Published: September 29, 2022 | Parsons School of Design
David Carroll is an associate professor of media design at Parsons School of Design at The New School in New York.
Thomson Reuters Foundation — On Sept. 13 an employee of Boston’s Northeastern University was injured when a package delivered to a virtual reality research lab exploded in his hands. Like a scene from a futuristic thriller, a note accompanying the bomb accused the lab of secretly working for Facebook and Meta founder Mark Zuckerberg in a plot to take over society through virtual reality.
Investigators are now examining whether the employee may have lied and himself staged the incident. Whatever the outcome, the bizarre events at a university in downtown Boston have focused attention on the growing public animosity toward modern technology and Big Tech companies often called ‘techlash’.
Not long ago, optimism pervaded our understanding of technology. But attitudes began to shift in the mid-2010s. By the time Americans voted in Donald Trump and Britain voted itself out of the European Union in 2016, our honeymoon with social media was well and truly over.
Two camps of thought emerged: either digital platforms like Facebook were themselves responsible for these cataclysmic events, or the platforms were just being used as useful scapegoats by those who saw their outcomes as undesirable. Either way, the narrative on tech turned sour. Big tech execs, once apotheoses of progress, became misanthropic robber barons. Politicians who once lauded the success stories of Silicon Valley, now reached across newly polarized aisles of partisanship to try and reign in Big Tech’s unbridled power and abuse of privacy. The era of techlash had arrived.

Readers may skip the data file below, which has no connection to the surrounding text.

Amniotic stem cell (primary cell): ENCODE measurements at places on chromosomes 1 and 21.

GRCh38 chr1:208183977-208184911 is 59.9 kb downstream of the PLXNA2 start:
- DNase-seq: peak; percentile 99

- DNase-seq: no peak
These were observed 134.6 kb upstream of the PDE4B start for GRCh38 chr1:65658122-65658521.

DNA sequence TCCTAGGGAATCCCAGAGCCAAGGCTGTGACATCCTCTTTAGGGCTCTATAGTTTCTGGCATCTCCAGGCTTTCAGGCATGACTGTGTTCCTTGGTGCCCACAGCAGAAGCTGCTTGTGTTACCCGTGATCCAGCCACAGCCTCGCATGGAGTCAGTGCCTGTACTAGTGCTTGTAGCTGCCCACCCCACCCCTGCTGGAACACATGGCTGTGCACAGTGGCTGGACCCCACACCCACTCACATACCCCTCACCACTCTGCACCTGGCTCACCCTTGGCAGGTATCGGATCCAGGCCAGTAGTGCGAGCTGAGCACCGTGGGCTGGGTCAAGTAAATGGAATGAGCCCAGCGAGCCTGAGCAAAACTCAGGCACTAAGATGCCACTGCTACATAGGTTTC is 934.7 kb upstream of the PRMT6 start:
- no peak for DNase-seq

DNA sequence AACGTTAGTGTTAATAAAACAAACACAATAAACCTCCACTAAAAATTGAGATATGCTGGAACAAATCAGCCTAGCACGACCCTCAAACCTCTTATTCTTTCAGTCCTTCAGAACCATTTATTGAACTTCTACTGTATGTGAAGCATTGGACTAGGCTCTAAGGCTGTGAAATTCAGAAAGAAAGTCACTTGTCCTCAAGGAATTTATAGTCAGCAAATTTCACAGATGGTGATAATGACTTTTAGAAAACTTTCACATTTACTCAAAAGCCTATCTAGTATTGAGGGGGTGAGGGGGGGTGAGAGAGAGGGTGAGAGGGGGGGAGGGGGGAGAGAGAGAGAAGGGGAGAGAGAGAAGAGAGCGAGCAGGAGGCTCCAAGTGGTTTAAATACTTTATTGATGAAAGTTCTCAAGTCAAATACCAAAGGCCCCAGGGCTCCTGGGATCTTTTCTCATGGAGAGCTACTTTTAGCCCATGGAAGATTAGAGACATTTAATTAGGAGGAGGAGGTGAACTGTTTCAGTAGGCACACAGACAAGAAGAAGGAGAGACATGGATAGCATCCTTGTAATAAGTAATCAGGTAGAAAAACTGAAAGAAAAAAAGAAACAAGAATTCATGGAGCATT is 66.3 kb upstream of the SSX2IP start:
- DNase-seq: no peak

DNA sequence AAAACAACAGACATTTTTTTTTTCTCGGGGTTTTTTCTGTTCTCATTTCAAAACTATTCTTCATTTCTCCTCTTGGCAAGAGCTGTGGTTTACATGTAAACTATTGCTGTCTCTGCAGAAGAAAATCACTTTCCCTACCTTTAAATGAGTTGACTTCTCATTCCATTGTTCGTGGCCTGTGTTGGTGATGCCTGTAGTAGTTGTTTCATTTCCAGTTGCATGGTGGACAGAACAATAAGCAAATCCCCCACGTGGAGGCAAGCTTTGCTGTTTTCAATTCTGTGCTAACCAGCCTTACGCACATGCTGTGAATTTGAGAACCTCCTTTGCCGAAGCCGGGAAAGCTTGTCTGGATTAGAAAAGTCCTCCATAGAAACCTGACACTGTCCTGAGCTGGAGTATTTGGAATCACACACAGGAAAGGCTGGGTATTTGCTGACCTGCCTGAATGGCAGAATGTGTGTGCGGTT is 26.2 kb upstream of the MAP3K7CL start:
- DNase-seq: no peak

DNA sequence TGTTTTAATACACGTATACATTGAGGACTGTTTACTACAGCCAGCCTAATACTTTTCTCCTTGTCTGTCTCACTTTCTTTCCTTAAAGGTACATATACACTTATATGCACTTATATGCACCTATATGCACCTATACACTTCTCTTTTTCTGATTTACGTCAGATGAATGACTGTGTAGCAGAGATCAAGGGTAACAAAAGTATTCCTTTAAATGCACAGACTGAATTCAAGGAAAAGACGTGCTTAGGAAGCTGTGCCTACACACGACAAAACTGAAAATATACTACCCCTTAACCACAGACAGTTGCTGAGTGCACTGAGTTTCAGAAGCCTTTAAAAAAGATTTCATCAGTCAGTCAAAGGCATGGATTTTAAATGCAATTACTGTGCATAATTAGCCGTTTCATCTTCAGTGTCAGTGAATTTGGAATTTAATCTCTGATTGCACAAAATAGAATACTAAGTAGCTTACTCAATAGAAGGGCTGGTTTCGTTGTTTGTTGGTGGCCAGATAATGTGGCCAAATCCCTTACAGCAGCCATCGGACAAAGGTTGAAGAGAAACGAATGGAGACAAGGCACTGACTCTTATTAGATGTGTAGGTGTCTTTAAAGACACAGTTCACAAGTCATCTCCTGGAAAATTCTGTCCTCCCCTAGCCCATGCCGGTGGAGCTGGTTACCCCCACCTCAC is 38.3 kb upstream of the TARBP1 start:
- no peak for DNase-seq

The epitome of techlash was the Facebook-Cambridge Analytica data scandal that burst into public view in 2018, heralded by a new class of whistleblowers and muckraking. It implicated the entire apparatus of many governments and their democracies. Today, it serves as a kind of shorthand in the press for data privacy scandals that contribute toward the techlash sentiment.